One area that deserves some special mention is the use of ATC to avoid thunderstorms. Most if not all en route centers and many terminal approach controls have given controllers the ability to see radar displays. However, not all of the controllers are facile with the equipment or as prone to assist as we might hope. This summer there were several accidents involving misunderstandings between pilots and ATC. There are very specific techniques to use with ATC to avoid weather. ASF will be discussing them in some detail during our new free weather seminar, "Weather Wise." In the next several months the program will play in more than 80 locations — check online for details or call 800/USA-AOPA (872-2672). The program will provide a practical approach to understanding weather, something more than a few of us missed in prepping for the knowledge test. Hope to see you there.
Weather and Seasons,
FAA Procedures and Services,
Pilot Safety and Skills,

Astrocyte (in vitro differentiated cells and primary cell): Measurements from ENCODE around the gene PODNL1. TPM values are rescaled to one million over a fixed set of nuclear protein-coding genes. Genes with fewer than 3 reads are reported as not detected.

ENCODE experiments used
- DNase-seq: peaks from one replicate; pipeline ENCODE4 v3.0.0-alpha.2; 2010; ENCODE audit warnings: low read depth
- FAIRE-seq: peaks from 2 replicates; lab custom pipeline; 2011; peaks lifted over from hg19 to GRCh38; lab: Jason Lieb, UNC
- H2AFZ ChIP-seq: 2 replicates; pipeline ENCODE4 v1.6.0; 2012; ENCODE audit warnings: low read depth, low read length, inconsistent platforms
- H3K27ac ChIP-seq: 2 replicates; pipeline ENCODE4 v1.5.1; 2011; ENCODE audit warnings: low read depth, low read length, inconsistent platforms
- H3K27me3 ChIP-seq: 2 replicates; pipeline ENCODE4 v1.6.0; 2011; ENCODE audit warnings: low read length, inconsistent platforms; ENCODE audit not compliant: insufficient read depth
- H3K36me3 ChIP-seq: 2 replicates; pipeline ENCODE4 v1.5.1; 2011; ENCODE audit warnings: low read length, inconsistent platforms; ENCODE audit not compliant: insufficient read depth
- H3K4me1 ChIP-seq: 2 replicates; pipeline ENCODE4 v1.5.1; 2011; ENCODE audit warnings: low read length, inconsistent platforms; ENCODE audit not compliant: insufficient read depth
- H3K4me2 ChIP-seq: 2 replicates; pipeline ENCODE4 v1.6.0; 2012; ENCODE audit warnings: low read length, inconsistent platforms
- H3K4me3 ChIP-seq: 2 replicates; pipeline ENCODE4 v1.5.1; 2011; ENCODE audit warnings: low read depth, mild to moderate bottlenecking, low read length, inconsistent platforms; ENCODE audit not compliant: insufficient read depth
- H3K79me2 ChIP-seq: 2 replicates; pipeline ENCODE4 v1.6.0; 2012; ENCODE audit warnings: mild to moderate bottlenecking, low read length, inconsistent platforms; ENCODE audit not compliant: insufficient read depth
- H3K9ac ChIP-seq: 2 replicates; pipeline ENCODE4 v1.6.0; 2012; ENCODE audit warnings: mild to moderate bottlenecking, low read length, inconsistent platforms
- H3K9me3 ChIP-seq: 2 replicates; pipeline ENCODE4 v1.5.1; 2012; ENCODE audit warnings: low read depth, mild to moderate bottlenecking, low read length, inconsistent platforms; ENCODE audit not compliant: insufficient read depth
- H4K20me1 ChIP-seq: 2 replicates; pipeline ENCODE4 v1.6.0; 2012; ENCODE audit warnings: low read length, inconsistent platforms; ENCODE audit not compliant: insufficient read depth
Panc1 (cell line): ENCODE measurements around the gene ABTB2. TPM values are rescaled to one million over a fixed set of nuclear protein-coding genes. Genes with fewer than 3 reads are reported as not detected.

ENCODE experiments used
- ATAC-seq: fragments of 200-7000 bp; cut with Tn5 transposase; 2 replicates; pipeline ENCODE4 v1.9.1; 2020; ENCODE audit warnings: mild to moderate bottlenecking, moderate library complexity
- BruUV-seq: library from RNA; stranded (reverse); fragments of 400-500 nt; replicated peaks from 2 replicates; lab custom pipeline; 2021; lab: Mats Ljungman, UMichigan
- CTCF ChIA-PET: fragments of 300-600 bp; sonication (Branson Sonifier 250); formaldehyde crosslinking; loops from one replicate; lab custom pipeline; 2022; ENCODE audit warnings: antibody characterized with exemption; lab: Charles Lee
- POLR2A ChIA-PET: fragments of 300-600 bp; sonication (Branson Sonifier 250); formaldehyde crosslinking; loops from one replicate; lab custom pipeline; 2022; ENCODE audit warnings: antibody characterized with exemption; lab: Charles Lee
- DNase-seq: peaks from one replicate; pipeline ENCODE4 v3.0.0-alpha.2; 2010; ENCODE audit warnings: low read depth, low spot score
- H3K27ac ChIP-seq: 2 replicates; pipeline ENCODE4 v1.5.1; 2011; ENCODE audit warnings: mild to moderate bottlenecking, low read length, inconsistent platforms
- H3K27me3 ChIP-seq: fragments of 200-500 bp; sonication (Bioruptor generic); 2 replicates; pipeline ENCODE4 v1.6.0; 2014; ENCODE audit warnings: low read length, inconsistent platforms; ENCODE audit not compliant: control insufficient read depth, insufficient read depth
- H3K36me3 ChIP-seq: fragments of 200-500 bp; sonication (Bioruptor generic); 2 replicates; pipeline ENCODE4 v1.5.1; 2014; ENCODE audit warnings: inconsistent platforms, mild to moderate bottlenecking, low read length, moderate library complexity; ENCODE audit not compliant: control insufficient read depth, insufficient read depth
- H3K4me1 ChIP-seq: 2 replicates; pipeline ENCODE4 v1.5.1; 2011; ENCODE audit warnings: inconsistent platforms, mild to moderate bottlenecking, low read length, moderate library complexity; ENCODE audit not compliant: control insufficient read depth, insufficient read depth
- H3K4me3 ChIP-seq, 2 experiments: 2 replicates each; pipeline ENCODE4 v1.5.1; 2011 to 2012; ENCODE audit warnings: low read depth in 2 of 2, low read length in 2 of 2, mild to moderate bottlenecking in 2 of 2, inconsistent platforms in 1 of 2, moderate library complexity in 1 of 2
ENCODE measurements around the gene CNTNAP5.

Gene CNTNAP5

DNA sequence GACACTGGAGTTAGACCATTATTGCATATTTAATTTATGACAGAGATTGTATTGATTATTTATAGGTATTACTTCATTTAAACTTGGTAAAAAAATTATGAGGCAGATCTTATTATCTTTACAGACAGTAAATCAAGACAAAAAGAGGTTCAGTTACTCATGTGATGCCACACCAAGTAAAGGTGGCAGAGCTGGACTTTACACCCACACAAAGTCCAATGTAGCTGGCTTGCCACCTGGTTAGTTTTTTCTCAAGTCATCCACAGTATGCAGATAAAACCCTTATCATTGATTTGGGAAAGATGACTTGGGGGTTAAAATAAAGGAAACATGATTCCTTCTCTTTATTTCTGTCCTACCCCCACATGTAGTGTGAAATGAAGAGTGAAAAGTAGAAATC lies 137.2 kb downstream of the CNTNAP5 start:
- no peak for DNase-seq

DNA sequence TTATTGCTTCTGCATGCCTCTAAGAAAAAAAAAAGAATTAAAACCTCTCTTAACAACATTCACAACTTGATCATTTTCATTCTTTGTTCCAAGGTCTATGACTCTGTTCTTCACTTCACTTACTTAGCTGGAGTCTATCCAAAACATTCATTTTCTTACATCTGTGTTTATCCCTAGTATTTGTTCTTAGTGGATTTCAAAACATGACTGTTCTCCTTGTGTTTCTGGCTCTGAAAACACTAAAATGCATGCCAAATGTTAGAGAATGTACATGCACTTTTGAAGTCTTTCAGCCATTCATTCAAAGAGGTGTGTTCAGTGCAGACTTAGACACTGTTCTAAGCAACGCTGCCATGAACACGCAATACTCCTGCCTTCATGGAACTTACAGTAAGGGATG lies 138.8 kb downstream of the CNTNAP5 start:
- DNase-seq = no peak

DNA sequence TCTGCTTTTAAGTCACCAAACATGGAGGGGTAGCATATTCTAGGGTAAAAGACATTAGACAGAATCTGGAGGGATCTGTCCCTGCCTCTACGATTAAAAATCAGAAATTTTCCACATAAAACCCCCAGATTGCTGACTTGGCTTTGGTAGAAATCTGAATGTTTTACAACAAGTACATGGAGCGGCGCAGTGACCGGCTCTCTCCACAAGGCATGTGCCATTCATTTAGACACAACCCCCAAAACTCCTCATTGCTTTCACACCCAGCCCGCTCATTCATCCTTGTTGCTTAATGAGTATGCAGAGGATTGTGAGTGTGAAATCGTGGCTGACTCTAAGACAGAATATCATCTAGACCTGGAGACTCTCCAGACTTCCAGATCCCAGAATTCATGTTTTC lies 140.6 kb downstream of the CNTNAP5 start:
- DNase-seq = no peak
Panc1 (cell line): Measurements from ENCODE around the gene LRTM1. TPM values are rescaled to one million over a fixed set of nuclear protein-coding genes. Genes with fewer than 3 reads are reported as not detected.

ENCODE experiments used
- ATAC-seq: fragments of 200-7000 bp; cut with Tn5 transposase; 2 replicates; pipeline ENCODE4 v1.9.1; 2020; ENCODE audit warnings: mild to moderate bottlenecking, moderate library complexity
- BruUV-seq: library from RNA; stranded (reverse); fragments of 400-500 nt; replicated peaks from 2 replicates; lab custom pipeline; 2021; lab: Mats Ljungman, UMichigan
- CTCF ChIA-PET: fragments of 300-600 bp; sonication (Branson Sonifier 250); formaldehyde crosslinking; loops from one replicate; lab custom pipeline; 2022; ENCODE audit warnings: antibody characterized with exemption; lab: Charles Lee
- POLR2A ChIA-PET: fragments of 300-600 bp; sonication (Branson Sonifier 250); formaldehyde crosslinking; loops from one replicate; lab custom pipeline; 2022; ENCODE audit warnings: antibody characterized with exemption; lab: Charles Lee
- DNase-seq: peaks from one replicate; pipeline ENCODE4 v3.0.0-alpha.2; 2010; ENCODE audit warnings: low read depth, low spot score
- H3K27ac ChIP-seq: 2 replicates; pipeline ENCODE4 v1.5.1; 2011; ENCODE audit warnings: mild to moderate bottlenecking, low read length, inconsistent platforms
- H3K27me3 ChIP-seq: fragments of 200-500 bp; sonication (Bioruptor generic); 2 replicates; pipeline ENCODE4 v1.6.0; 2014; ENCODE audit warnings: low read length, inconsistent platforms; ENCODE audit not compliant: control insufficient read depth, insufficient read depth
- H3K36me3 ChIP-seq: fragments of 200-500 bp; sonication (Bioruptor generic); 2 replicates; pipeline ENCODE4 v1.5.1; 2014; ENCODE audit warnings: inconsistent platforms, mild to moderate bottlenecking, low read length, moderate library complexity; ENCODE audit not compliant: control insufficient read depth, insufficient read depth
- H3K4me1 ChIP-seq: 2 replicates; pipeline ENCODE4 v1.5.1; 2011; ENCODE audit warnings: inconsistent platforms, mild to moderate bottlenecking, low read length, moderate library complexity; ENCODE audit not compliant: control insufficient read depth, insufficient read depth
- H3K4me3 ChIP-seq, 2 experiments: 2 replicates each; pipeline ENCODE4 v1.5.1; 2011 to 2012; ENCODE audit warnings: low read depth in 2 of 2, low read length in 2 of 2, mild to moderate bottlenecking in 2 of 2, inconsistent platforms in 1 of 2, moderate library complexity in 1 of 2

GA Safety and Accidents,
Listen as air traffic controllers discuss what flight following can, and can't, do for you when transiting different airspace.
The most important part of the logbook is the inside, and your ability to log the information required by the regulations and capture any original signatures that may be necessary.
Pilot Skip Gibbs regularly uses his Bonanza A36 to bring medical volunteers and supplies to remote areas of Mexico. Just before sunset, Gibbs was flying to the historic city of El Fuerte in the state of Sinaloa where LIGA International Flying Doctors of Mercy has been doing good works since 1934.